Among the few dozen wines in the blind tasting, all were at least very good and some truly excellent. The following are the standouts listed in ascending order of preference.
From a clay limestone vineyard on the border between Pouilly-Fuisse and Beaujolais, this estate wine is matured partly in oak and partly in neutral containers.  It has a polite, somewhat polished feel.  The aromas are reminiscent of toasted oats, apple and cut grass.  Balancing its predominantly softer textures there is a nice vibrancy on the palate, a suggestion of mineral, herbs and earth.  Light to medium in body, the Sangouard finishes with a lingering vegetal spice accent.
This negociant bottling is from a famous house that has been producing in Burgundy since the mid-18th Century.  Vinified in barrel, only 2O% of the wine was oak aged for about 8 months.  Its aromas are peachy, fresh and clean, while on the palate there is a lavish creaminess and suggestion of mineral that balances the roundness.  A fuller style, with a softer fruit expression that is quite satisfying; I enjoyed it recently with a sautéed skate wing served with roasted and puréed corn, vanilla bean and braised leeks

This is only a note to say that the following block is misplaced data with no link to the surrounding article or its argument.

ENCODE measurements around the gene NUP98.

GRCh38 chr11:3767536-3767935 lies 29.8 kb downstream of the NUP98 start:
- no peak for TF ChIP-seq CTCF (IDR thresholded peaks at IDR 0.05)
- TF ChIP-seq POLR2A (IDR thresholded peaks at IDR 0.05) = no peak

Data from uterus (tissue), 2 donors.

The great house of Drouhin produces a Pouilly with more delicate floral scents, soft, mellow, and a bit understated on the nose.  A hybrid of stainless steel and oak fermentation and maturation, like many of its counterparts, it features an assertive apple and pear fruit sensation that makes this quite appealing on the palate.  The somewhat phenolic and spicy pear-like finish suggests accompaniment to flavorful and rich shellfish preparations, such as scallops in a lush smoky veloute.

In the highly confusing world of Burgundy, there are two Bouchard negociant houses, not related at all.  This is the largest of the quality houses in the region, founded in 1731, and, interestingly enough, its wine is made in the same manner as the previous Pouillys: a combination of steel and wood aging, with 3O% of it going into oak.  Their interpretation is quite mellow and a bit yeasty on the nose, with a very moderate oak statement.  Fresh, slightly herb-like and mineral accented, this light-to-medium bodied wine has an almost pastry cream softness, but with a long edgy finish that is clean and refreshing.  The words “quintessential” or “classic” come to mind in describing it.